CA-Employee-Dress-Code-What-Must-Your-Employer-Pay-For.jpg (2149×1159)There is a fine line between uniforms and dress codes, one that is vital for employee rights according to California law. Employers to enforce a dress code that could reasonably be constructed from an employee’s own closet do not have to pay for employee attire. Even if you have to buy a few new items of clothing to comply.

However, if your employer’s “dress code” crosses certain lines, it enters the realm of a uniform; something that the employer must pay for through provision or reimbursement. Considering the well-known tale of Abercrombie & Fitch, it’s easy to see why. Employers, by law, are not allowed to use exploitative dress codes to offload their overhead costs when what they are really asking for is an employee uniform, not a dress code at all.

So today, we are featuring the five types of dress code that are officially uniforms your CA employer must pay for, provide, or reimburse.

Logo-Bearing Clothing

Your employer requires you to wear shirts, vests, or whole outfits that bear the company logo. This is very common in retail and hospitality where ‘branded employees’ are considered a handy way to make staff identifiable to customers. Logo-bearing shirts are not inherently bad, as long as your employer is providing (at no cost to you) the shirts they want you to wear. 

A good CA employer will provide you with the shirts or give you credits to buy them at a specific online store. A law-breaking employer will try to make you buy the shirts from them or tell you where to buy their logo-branded uniforms without reimbursing you for the cost. Often after the job contract has already been signed. 

Wearing the Brand Merchandise

The Abercrombie & Fitch case is a notorious employee-exploitation scam in which the well-known fashion label was forcing their low-paid retail workers to buy and wear the overpriced clothing while working the floor. Right down to the socks. This was effectively forcing employees to pay all of their wages right back to the company as unwilling customers who could not afford the products and resulted in a huge legal battle in which Abercrombie & Fitch lost.

So if your employer is forcing you to buy and wear branded merchandise, they are breaking the law. And they know it.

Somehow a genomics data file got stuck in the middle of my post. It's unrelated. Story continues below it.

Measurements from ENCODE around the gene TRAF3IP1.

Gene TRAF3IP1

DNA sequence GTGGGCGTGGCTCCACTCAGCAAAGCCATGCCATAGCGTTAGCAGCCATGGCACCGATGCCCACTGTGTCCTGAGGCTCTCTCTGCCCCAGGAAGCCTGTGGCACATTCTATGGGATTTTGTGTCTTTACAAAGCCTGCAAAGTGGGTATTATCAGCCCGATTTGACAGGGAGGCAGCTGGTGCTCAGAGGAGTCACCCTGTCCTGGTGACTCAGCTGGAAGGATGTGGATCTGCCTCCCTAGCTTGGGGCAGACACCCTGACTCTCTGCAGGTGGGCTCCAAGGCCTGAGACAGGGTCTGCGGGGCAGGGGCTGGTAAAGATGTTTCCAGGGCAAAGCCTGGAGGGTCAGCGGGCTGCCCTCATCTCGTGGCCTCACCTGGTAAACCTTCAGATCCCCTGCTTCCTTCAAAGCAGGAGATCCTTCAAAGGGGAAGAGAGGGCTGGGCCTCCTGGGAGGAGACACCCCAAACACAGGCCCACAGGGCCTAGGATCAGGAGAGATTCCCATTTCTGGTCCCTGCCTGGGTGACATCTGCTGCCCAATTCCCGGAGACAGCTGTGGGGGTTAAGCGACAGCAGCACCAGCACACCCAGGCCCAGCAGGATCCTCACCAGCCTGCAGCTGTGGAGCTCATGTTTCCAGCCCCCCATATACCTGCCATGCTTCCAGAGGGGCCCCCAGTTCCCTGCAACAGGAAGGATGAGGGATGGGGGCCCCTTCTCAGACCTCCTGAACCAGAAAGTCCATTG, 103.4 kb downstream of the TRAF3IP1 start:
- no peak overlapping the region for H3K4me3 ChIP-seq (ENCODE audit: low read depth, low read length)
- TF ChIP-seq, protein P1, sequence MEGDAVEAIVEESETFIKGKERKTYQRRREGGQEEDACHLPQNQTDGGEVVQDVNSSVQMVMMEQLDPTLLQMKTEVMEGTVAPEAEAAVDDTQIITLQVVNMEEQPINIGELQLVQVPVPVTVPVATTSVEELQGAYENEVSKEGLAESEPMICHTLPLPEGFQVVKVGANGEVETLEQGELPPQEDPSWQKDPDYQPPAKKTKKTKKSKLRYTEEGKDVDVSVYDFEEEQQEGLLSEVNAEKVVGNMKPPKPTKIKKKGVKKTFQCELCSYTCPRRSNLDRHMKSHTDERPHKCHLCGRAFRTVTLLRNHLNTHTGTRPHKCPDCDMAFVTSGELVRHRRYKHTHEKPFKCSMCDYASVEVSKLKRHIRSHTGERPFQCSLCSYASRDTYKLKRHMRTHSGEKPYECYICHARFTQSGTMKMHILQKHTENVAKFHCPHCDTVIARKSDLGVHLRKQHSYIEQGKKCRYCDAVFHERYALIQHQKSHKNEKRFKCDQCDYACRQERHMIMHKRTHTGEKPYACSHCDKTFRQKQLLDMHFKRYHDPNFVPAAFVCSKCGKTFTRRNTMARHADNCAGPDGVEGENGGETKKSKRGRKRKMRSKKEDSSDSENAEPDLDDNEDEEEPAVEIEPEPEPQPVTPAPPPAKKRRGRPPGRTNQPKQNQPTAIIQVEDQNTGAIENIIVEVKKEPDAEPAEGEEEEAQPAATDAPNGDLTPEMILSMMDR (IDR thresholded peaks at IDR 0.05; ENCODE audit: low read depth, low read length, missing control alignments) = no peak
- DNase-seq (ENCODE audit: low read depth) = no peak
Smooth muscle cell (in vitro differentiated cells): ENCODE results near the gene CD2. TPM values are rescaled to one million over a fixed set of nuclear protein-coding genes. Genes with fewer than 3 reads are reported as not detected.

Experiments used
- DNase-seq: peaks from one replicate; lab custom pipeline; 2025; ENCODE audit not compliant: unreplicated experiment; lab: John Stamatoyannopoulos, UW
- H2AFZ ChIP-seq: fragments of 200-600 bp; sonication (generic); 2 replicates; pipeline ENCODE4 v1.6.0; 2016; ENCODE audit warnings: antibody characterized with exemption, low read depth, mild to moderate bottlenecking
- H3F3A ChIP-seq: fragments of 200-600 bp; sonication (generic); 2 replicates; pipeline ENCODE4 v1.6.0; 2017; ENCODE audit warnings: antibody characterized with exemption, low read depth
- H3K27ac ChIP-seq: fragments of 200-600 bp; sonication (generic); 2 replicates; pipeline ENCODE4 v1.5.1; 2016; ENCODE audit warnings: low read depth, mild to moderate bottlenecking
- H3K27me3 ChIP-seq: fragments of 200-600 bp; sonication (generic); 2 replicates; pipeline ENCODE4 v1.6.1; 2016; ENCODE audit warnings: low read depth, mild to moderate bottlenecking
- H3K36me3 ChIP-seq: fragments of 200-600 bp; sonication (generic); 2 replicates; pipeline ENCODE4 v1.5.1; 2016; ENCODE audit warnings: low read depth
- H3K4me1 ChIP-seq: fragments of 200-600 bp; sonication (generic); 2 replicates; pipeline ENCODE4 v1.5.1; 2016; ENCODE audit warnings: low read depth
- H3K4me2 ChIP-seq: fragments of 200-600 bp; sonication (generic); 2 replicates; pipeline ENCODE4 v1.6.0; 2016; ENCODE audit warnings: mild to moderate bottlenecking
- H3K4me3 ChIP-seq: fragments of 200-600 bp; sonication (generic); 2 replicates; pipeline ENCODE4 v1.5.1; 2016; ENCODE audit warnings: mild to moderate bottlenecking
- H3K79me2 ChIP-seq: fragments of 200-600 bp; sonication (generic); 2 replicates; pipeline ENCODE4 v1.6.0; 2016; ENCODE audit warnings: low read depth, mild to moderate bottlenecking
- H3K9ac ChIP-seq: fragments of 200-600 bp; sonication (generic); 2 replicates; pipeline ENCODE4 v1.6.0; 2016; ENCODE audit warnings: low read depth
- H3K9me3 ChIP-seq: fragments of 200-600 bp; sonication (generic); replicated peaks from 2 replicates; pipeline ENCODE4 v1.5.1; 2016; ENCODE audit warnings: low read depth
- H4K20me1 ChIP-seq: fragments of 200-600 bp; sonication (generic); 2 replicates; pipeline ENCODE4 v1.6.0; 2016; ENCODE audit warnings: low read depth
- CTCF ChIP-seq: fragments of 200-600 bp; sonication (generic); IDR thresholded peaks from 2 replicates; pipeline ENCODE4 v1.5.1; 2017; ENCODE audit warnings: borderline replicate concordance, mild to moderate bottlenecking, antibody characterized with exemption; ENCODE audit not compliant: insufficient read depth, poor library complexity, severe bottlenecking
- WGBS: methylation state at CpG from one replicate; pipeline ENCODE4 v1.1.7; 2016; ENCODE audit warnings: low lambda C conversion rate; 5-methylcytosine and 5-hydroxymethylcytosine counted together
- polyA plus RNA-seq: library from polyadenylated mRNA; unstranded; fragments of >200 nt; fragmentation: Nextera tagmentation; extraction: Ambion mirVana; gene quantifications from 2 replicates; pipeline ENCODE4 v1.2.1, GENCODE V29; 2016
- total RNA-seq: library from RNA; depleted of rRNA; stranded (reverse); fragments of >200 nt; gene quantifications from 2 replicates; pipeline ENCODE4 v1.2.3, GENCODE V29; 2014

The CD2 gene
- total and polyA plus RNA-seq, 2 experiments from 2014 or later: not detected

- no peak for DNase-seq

Theme Uniforms You Couldn’t Wear to Dinner (or Another Job)

Sometimes, an employer will try to get away with turning their dress code into a uniform so specific that all employees must buy specific items. Often from specific retailers designated by the employer. It’s one thing to make your dress code “button-down white shirt and black slacks”, which anyone could wear to dinner or another job.

It’s another to require you to wear, for example, criss-cross overalls in dark green, a bright yellow shirt with red cuffs, and platform shoes. If you couldn’t wear the outfit reasonably to a nice dinner or to another job right after, then it’s a uniform. If a reasonable person would not have this outfit anywhere in their closet or could only buy it from one retailer, it is a uniform. Which means your employer should be paying for it.

Mandatory Employer-Provided Clothing

Whether or not the items of clothing are branded or overtly uniform-like, your dress code is also a uniform if your employer only allows you to buy it from them or one specific retailer. This is a form of forced commerce and is not allowed to be considered a casual, or even formal, dress code. 

It is, in fact, quite common in some industries to require employees to wear clothes from a specific supplier. In positions concerning lab safety or manufacturing, for example, you may need to wear very specific materials, have specific skin coverage, and so on. But no matter how plain the outfits look, if you are required to acquire them from your employer or their supplier, then this is legally a uniform (and/or safety equipment) and your employer should cover the costs.

However, if they simply list the specifications like that clothing must be 100% cotton, long sleeves, with close-toed leather shoes, this is a dress code and it’s on you.


Finally, there are costumes. Costumes fall under the ‘anything you can’t wear to dinner or another job’ principle. For example, if your employer requires you to wear a mascot suit to perform at birthday parties, they cannot make you buy or rent the suit. Likewise, an employer cannot require you to dress in any sort of non-normal-clothing costume ranging from themed outfits to generic Halloween costume gear without covering the costs because you would not reasonably have these things in your closet or be able to wear them for outside-work activities. 

Is your employer forcing you to pay for clothing that is officially in the uniform, costume, or safety equipment categories? If so, they are breaking the law and there is a good chance that they are fully aware of this infraction. You don’t have to spend your hard-earned money paying for clothes you couldn’t wear to another job or events outside of work. You can stand up for your rights and the rights of all your coworkers being asked to do the same thing.

Here at Aiman-Smith and Marcy, we believe strongly that employee rights were written to be upheld and that companies take far too many liberties at the expense of their staff. Contact us today to find out how you can defend your rights through polite legal pressure, civil lawsuits, and class actions based on what is necessary to make your employer change their ways. We are here to defend your employee rights and the rights of every other employee who can benefit from your fight.

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